Going to the MATS for Mercury

The biggest impact of the Supreme Court’s June 29 decision on the Mercury and Air Toxics Standards rule might not be on the MATS regulations that were under consideration but from the legal process the court’s decision sets in motion and the blowback from that process on the Obama Administration’s efforts to combat global warming.

MATS seeks to impose stricter emissions limits on mercury and other acid gases emitted by power plants. The Clean Power Plan, on the other hand, is the crown jewel of the Obama Administration’s fight against global warming and seeks to impose the first-ever limits on carbon dioxide and other greenhouse gases emitted by power plants.

In the MATS case, the Supreme Court ruled that the Environmental Protection Agency erred because it did not consider the costs of compliance before deciding whether its proposed regulations were appropriate and necessary.

The court’s argument has given hope to opponents of the Clean Power Plan who believe it is vulnerable to the cost argument. Unlike MATS, however, the EPA went out of its way when crafting the Clean Power Plan to weigh costs and benefits from the start. Critics say the EPA over estimated the benefits or that the compliance costs are so enormous that they are unreasonable, but the Supreme Court did not address the level of costs, only that they should be taken into account.

The more substantive threat to the Clean Power Plan comes from a legislative quirk that could take center stage thanks to the Supreme Court’s remand of MATS back to the Court of Appeals for the D.C. Circuit.

That flaw is small, but serious enough to knock the legal foundation out from under the Clean Power Plan. It involves an unresolved conflict that was introduced into the Clean Air Act when it was amended in 1990.

Under the Clean Air Act of 1970 pollutants from power plants are regulated under one of three “buckets.” “Criteria” pollutants, such as smog and ozone, are regulated under Sections 108, 109 and 110. Hazardous pollutants, such as mercury, fall under Section 112. All other pollutants fall under Section 111, with Section 111(b) handling new power plants and Section 111(d) covering existing plants.

That was fairly straightforward until 1990 when Congress amended the Clean Air Act. Because of a legislative oversight, the House and Senate markups of Section 111(d) were never reconciled. That rarely happens. Usually conflicts between House and Senate versions of a bill are ironed out in committee before the unified version is sent for a final vote. That didn’t happen with the 1990 amendment. The conflicting language of the House and Senate versions of 111(d) were never reconciled. Both versions stand in the law even though they are in conflict.

In the Senate version, Section 111(d) can be used to regulate emissions that do not fall into the criteria pollutant or hazardous pollutant buckets. In the House version, Section 111(d) does not differentiate by type of pollutant, but by the source of the pollutant.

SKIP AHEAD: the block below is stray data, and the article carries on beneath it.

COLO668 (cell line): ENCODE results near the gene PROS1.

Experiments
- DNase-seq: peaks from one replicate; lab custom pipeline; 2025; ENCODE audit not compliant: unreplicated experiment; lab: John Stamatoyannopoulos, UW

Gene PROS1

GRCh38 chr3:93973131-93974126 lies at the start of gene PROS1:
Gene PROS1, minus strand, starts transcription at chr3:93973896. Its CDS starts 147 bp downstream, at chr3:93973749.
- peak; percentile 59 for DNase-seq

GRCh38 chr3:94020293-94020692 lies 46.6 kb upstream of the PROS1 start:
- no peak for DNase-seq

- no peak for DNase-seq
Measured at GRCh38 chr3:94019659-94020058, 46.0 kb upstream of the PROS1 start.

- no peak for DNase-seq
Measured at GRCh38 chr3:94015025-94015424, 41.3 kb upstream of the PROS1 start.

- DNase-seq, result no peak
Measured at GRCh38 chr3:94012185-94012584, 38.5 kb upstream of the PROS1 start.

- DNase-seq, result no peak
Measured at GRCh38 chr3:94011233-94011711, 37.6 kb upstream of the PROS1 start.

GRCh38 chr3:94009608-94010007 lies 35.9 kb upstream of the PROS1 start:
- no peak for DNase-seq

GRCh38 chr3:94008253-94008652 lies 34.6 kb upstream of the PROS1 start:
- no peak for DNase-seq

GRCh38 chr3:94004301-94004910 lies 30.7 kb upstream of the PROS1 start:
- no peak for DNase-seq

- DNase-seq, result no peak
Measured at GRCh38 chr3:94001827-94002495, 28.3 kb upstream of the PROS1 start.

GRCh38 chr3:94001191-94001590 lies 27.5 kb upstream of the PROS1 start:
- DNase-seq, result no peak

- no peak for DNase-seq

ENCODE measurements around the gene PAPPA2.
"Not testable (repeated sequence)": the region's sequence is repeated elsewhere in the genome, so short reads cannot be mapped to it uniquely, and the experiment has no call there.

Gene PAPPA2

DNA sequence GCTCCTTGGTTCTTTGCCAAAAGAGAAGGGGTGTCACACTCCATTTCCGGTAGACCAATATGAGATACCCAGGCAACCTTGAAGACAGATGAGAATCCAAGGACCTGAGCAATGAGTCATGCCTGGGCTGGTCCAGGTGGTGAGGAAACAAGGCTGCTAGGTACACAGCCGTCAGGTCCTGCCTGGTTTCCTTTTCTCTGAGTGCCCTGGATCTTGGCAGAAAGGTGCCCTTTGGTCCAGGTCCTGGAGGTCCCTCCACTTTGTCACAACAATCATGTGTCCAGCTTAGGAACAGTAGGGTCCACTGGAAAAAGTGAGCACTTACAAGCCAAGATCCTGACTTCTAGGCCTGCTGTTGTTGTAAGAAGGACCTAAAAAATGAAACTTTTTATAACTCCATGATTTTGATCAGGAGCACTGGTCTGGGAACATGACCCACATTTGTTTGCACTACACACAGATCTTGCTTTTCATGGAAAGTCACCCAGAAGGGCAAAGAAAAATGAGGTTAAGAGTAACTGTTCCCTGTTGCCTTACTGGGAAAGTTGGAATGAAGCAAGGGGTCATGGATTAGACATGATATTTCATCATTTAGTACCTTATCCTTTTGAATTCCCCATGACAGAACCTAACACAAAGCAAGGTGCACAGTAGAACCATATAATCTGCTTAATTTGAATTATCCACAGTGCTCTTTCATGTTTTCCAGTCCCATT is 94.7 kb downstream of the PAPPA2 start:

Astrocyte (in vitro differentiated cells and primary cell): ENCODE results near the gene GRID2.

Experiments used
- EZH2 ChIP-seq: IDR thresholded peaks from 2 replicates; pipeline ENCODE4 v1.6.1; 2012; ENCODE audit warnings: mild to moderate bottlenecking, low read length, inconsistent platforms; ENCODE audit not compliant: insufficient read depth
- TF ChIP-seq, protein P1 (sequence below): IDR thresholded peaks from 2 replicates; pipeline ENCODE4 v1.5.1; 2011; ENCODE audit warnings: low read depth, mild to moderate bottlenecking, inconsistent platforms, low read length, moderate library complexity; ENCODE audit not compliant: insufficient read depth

Section 111(d) is obscure enough that the conflicting language has not mattered very much, until now, that is, until the EPA has made Section 111(d) the cornerstone of the Clean Power Plan.

So, how does the MATS decision enter into this equation?

When the DC Circuit looks at MATS on remand from the Supreme Court, which could happen as soon as this August, it could either vacate the rules or remand them back to the EPA.

If the circuit court vacates MATS, the inherent conflict within Section 111(d) could remain dormant. However, if the court upholds MATS and remands it to the EPA, the dormant conflict could spring to life. And the survival of the Clean Power Plan could depend on which reading of Section 111(d) holds sway.

Under the Senate version, the EPA could prevail because greenhouse gases are not covered by other sections of the Clean Air Act. However, under the House version, MATS would bring virtually all fossil fuel power plants under the jurisdiction of Section 112 thereby excluding those plants from regulation under other sections of the Clean Air Act, such as 111(d).

That is such a potent threat to the Clean Power Plan that it has been suggested that the EPA might even consider throwing the baby out with the MATS water.

The argument is that many of the emissions reductions sought from MATS have already been reaped, either from economic fuel switching as power plant owners switched from coal to lower cost natural gas or from pre-emptive compliance as some plant owners installed pollution control equipment in advance of MATS’ original April 2015 compliance date.

For the EPA it could be the lesser of two evils. The EPA could weigh the incremental gains of further mercury emission reductions from MATS against the possibility of losing the legal footing to curb CO2 emissions and decide that global warming is the more important battle.

The DC Circuit case is sure to be closely watched, not just for what it will mean for MATS, but for the arguments opponents and advocates of the Clean Power Plan bring to the party, and whether or not the EPA chooses to go to the mat for mercury.

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